The Cyclocross Workout Of The Day for Wednesday, 11.1.17. “The Old MGP Bump & Grind”

Howdy folks,

It’s Wednesday, and that means it’s…


I talk an awful lot on this page about how much we can learn from watching motor sports, in particular Moto GP.

Stuff like this –

Stuff like this –

And this –

…can offer a lot of insight into what is possible when driving a bike, even when it’s got a puny one human power engine on it instead of the monster power plants in the Moto GP machines.

Racing is still racing, and the physics of trying to cram more than one vehicle through the best line on a course are more or less the same.

So, some CX…

Watch this race, and pay attention to just how important the jockeying for position and line choice is in the closing stages of the race. VdP and WVA aren’t just trying to get on the best line through the corners, they’re working to put their opponent on a bad line, to force them to come around where it’s not going to work.

VDP wins this thing due to a mechanical, but he forced WVA into a series of maneuvers that led to that mechanical.

Cyclocross isn’t a time trial.

The goal isn’t to set the best time on an open course. The idea is to best the other competitors on course with you. If your tactics, line choices, and skill development strategies don’t take this into account, you’re leaving a really important factor out of your race equation…

Check out the vids, give it some thought, then…

1 – warm up for 10 minutes.

2 – Stretch out after you’re warm.

Pay special attention to all the muscles used in those movements you make hopping on and off the bike that are different from what you usually do (We’ve talked about stretching on here in the past, check out the search function if you want/need some more info.)

3 – Dismount/remount  skills for 5-10-15 minutes

– Start at literally a walking pace, and slowly increase speed until you can mount and dismount the bike smoothly and perfectly at full speed. Do not jump on and off the bike, you are looking to smoothly slide yourself on and off.

Need a refresher on the basics? Check out this old post…

Do just the most  basic dismount/remount as per above until you have it down cold, smooth as silk.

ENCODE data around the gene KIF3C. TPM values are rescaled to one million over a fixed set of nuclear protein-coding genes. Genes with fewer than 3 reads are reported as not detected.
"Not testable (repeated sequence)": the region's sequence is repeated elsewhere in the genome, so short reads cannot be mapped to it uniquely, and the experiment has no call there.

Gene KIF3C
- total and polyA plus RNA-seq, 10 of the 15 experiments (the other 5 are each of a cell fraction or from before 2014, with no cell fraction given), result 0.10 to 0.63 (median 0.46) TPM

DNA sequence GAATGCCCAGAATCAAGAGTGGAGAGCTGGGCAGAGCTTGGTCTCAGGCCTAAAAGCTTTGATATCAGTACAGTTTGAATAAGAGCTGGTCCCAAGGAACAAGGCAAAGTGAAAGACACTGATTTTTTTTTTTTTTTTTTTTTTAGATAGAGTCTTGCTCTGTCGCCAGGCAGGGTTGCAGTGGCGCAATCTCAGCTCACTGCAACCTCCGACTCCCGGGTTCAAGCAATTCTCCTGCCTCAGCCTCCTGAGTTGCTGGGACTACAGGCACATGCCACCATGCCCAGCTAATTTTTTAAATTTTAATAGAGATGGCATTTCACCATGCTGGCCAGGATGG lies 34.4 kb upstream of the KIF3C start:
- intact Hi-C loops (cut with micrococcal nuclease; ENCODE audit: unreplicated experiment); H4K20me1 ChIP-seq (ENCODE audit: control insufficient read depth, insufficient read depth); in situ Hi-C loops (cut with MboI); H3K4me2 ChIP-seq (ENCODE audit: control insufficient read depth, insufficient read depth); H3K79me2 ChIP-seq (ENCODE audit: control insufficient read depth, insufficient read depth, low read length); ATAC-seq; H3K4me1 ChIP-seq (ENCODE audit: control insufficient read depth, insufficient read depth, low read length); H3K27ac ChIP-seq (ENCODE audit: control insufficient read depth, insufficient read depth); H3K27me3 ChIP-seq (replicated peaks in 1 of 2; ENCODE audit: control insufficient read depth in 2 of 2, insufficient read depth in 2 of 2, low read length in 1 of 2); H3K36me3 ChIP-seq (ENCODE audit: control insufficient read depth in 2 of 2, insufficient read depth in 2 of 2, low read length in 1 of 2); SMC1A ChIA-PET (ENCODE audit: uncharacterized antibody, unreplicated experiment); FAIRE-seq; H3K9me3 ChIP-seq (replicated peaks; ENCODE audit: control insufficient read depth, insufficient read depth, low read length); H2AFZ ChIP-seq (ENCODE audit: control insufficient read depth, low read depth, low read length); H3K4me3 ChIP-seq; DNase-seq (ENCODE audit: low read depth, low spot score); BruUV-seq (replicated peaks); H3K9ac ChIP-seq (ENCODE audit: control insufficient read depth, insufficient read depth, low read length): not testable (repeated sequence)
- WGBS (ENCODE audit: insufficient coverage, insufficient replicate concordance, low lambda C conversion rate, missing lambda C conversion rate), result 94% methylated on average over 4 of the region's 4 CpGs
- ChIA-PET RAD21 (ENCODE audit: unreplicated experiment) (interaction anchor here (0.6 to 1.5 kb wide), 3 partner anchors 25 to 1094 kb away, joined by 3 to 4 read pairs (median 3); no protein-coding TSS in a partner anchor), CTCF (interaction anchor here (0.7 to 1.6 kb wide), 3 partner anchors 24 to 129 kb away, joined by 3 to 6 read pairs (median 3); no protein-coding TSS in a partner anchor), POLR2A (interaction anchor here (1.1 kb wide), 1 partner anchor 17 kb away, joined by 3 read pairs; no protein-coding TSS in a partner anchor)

When you’re perfect (hah!) throw some barriers into the mix.

4 – Figure eight drill.

Set up 2 cones or 2 rocks or two… somethings. Doesn’t much matter what it is.

Ride in a figure eight pattern around the cones…

– first pedaling the entire time.

No coasting.

Pedal all the way around the figure 8, including the turns.

Practice using the brakes while still pedaling. This is one of those secret techniques that – once you figure it out – makes a huge difference. When you stop pedaling you lose traction, so don’t stop pedaling!

Experiment with this, it’s a game-changer.

– Same drill, not pedaling through the turns.

– Same drill, alternate styles.

Now move the figure 8 to the side of a slight hill.

One cone up hill, one down, about 5-8 meters apart and staggered, IE: not directly below each other on the slope.

 – Same drill(s) as before. Go.


Next, pilot around those corners – uphill and downhill – with the inside foot out.

Having trouble making the turn at the top of the figure 8? Put your foot down and push off with it to make the turn.

Don’t be afraid to use the foot that’s unclipped to push off or “paddle” around a turn, or to keep yourself driving forward on an off-camber section.

This can be another game changer, so work on it, eh?

 – Alternate both of these styles around the figure-eight.


Try different speeds, different lines, different angles.

See when/how/why each style works, and figure out how they can work for you.

If you can, do all of the preceding drills both by yourself, and with other riders on the (small) circuit. Really focus on how line choice is influenced by what the other riders are doing, and how you can influence them. Don’t be afraid of a little contact! You saw how that Super Prestige race turned out, eh?

6 – Recover for a few minutes, then Finish the night with two interval efforts on relatively easy terrain, but make sure to include the figure – 8 in it.

– “Easy” as in a loop on grass with some tight-ish turns on it, or some pretty buffed double-track.

– Go hard, and work on accelerations, and your exits from turns & technical features.

Every time you slow down entering a turn, get on the gas on the way out of it, ass out of the saddle, working hard.

– 6-8 minutes full gas, rest for 2 minutes, then go again.

Spin down for a few minutes, then head home and finish up your day.

Have fun!


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Heck, allow me to rephrase that; I can’t keep doing this if I lose money on it.

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Thanks for the consideration!




What’s that you say? You’d kinda’ like to have a cycling coach help figure this stuff out for you? Check out…


~ by crosssports on November 1, 2017.

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